“ ‘Reed v. Board of Trs. for Alabama State Univ., 778 So.2d 791, 795 (Ala.2000) (quoting Raidt v. Crane, 342 So.2d 358, 360 (Ala.1977)). However, “that presumption [of correctness] has no application when the trial court is shown to have improperly applied the law to the facts.” Ex parte Board of Zoning Adjustment of Mobile, 636 So.2d 415, 417 (Ala.1994).’
“Kennedy v. Boles Invs., Inc., 53 So.3d 60, 67–68 (Ala.2010). Furthermore, where there are no disputed facts and where the judgment is based entirely upon documentary evidence, our review is de novo. Weeks v. Wolf Creek Indus., Inc., 941 So.2d 263, 268–69 (Ala.2006).”
E.B. Invs., L.L.C. v. Pavilion Dev., L.L.C., [Ms. 1141259, May 13, 2016] ––– So.3d ––––, –––– (Ala.2016)(emphasis added).
On appeal, the mother argues that there was no “settlement agreement” or “negotiated settlement agreement” incorporated into the arrearage judgment, and, she says, no proof was offered to show that such an agreement existed. The plain language of the arrearage judgment states that the DeKalb Circuit court found that “the parties,” i.e., the mother and the father, had agreed that the father was in arrears in the amount of $90,000 and that “the defendant,” i.e., the father, had agreed to make payments of $400 a month. There is no mention that the mother had agreed to the latter term. In awarding the mother “$90,000 as unpaid child support called for by the [divorce judgment and subsequent modification] for the collection of which execution may issue,” it appears that the DeKalb Circuit Court did not intend to limit execution on the judgment to only the $400 monthly installments. No language in the arrearage judgment indicates that the mother waived her right to execute on the full amount of the judgment.
It is true that the arrearage judgment allowed the father to pay off the arrearage in monthly installments of $400. However, this court has held:
“Accrued installment payments for child support or alimony are final judgments, and an order of a trial court permitting payment of such judgments in installments is not a bar to any other process for collection of judgments, such as execution or garnishment. State ex rel. B.D.N. v. D.S., 591 So.2d 878, 879 (Ala.Civ.App.1991). This court in Osborne v. Osborne, 57 Ala.App. 204, 207, 326 So.2d 766, 767 (Civ.1976), stated:
“ ‘We comprehend that a contempt of court may be purged by an order of payment of a sum upon past-due installments, but such order should not be a bar to collection of the judgment by execution or garnishment if assets of defendant are available to such process.’
“In the present case, the trial court erred in restricting execution of the judgment to the monthly payments. As we stated in Osborne, supra, ‘accrued installments of support are final judgments and may be collected as any other judgment. An order of the trial court permitting the payment of such judgments in installments is not a bar to any other process for collection of judgments.’ 57 Ala.App. at 207, 326 So.2d at 767. Although it does not appear that the father currently has the assets to satisfy the arrearage, the mother should not be limited in obtaining what is owed to her if the father obtains such assets.”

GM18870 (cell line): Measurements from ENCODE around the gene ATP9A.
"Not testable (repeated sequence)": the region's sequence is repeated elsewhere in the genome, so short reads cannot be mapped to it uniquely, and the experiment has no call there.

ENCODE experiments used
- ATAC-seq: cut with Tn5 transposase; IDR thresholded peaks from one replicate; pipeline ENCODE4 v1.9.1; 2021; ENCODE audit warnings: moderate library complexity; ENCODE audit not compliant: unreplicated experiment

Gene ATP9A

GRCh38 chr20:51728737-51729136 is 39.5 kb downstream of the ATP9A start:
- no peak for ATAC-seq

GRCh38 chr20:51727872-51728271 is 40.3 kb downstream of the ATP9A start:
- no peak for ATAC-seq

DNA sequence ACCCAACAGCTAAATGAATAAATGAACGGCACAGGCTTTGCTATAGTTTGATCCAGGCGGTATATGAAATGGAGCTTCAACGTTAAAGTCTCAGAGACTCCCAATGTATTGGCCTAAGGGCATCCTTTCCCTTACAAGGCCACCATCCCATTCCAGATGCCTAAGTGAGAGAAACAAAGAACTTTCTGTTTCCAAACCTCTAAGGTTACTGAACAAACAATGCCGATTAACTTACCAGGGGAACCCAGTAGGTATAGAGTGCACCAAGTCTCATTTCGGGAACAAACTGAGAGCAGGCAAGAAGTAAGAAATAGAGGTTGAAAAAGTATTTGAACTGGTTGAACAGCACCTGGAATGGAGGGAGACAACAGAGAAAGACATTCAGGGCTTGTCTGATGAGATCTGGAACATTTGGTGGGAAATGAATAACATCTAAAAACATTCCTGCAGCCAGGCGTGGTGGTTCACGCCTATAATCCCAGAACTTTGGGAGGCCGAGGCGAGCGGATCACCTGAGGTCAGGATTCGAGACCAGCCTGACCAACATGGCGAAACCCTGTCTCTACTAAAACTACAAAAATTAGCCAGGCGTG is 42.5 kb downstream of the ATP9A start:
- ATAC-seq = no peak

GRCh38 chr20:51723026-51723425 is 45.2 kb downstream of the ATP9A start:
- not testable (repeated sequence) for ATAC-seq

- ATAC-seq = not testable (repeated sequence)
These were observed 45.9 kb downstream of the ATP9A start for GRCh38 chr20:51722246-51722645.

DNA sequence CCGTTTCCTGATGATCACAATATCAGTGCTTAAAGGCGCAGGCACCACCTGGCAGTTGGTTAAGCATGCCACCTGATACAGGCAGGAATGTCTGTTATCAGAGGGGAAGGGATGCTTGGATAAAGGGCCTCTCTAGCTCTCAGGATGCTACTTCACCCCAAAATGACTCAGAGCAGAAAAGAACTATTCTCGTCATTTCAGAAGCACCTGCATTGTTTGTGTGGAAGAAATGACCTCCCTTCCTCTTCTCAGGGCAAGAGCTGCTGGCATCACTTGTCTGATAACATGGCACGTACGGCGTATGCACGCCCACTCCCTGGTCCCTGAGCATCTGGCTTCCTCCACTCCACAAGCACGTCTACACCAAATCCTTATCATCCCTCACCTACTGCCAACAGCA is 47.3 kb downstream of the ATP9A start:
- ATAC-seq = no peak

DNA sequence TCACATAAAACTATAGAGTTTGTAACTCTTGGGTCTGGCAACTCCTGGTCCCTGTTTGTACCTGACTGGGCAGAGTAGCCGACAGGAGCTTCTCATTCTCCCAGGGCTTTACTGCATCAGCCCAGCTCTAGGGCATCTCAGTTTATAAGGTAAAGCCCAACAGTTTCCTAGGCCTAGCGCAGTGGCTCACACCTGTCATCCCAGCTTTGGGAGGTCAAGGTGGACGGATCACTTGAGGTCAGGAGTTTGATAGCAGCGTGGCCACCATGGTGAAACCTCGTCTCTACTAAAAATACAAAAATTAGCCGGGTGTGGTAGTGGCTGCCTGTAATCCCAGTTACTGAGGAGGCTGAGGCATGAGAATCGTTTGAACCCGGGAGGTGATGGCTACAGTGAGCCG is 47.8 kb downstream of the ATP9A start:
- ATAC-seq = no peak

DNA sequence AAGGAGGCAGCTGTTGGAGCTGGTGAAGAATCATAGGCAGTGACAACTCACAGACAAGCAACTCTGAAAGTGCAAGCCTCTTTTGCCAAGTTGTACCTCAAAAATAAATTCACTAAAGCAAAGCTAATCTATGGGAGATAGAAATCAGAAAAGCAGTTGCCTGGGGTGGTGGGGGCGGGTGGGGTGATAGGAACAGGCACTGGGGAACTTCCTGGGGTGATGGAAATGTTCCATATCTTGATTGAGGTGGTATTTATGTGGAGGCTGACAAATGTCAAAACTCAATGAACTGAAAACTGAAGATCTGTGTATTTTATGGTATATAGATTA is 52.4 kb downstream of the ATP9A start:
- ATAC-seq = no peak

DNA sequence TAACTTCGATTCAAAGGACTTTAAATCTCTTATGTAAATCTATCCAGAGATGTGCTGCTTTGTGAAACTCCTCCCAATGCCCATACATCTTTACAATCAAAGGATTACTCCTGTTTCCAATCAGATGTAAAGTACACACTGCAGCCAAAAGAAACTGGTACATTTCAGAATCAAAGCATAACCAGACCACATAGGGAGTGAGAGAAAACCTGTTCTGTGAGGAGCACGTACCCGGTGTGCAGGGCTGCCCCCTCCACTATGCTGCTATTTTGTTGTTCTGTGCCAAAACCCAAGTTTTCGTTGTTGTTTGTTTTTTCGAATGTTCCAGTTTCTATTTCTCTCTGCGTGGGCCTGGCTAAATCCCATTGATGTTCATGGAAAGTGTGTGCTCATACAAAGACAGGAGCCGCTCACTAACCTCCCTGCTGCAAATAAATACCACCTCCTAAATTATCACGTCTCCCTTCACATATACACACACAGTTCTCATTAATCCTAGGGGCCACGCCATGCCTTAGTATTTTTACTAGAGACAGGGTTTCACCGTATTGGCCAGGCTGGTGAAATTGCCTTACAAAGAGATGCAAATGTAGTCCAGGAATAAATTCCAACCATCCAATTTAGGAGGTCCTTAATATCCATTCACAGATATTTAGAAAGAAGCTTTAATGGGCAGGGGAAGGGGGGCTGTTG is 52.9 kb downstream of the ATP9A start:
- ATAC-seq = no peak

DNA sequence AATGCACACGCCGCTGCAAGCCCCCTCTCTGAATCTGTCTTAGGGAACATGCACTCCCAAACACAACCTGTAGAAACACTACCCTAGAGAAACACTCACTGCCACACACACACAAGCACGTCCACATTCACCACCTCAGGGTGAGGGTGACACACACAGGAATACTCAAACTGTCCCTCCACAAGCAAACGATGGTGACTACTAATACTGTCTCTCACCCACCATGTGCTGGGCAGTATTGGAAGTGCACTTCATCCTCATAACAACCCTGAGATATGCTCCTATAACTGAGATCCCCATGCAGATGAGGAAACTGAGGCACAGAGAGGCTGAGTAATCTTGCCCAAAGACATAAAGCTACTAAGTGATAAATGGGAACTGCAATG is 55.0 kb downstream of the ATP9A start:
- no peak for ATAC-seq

Horwitz v. Horwitz, 897 So.2d 337, 344–45 (Ala.Civ.App.2004).
Thus, we find no language in the arrearage judgment from which one could reasonably conclude that the agreement between the parties as to the amount of the father's arrearage was contingent upon the method by which the father would pay the judgment. In other words, there is nothing in the DeKalb Circuit Court's arrearage judgment to support the trial court's conclusion that the parties negotiated a settlement pursuant to which the father would agree that he was $90,000 in arrears on his child-support obligation provided that the mother would agree to accept a monthly payment of $400 until the judgment was paid and waive her right to execute on the judgment, regardless of whether the father obtained additional assets from which to pay the arrearage judgment.1 It is worth reiterating that neither party appealed from DeKalb Circuit Court's arrearage judgment. In light of the provision set forth in the arrearage judgment allowing the mother to execute on the full amount of the judgment, we also conclude that the father's interrogatory response that he consented to the arrearage of $90,000 “under the stipulation that [he] would pay it back at $400 per month” is insufficient to support the trial court's conclusion in this action that the parties had “entered into a negotiated settlement for the payment of past due child support” and, therefore, that the mother was not entitled to execute on the arrearage judgment. Because the evidence does not support the trial court's conclusion, the judgment denying the mother's request to set aside the transfer of the three parcels must be reversed and the cause remanded to the trial court.
On appeal, the mother also argues that the father's conveyance of the three parcels to Wanette constituted a fraudulent transfer. The trial court did not make any factual findings or conclusions of law regarding that issue in its judgment. It is not the province of an appellate court to make factual findings.
“In reviewing a decision of the trial court, an appellate court is not permitted to reweigh the evidence, because weighing the evidence is solely a function of the trier of fact. However, it is the function of the appellate court to ascertain that the trial court's findings of fact are supported by substantial evidence with due regard to, and respect for, the appropriate level of evidentiary proof required․”
Ex parte McInish, 47 So.3d 767, 778 (Ala.2008)(emphasis added). The trial court, as the trier of fact, must make the determination whether the father's conveyance of the three parcels constituted a fraudulent transfer and whether that conveyance is due to be set aside. On remand, the trial court is directed to make the factual determinations required as to the issue of whether the father's transfer of the three parcels to Wanette was fraudulent and to enter a judgment accordingly.
The father's request on appeal for an award of “all damages and costs” is denied.
REVERSED AND REMANDED WITH INSTRUCTIONS.
1. We note that interest on the judgment would accrue at a rate of 7.5% per annum, or approximately $6,750 per year. § 8–8–10, Ala.Code 1975. Thus, based on the father's annual payment of $4,800 ($400 x 12 = $4,800), the interest is accruing faster than the principal is being paid.
THOMPSON, Presiding Judge.
PITTMAN, THOMAS, and MOORE, JJ., concur. DONALDSON, J., concurs in the result, without writing.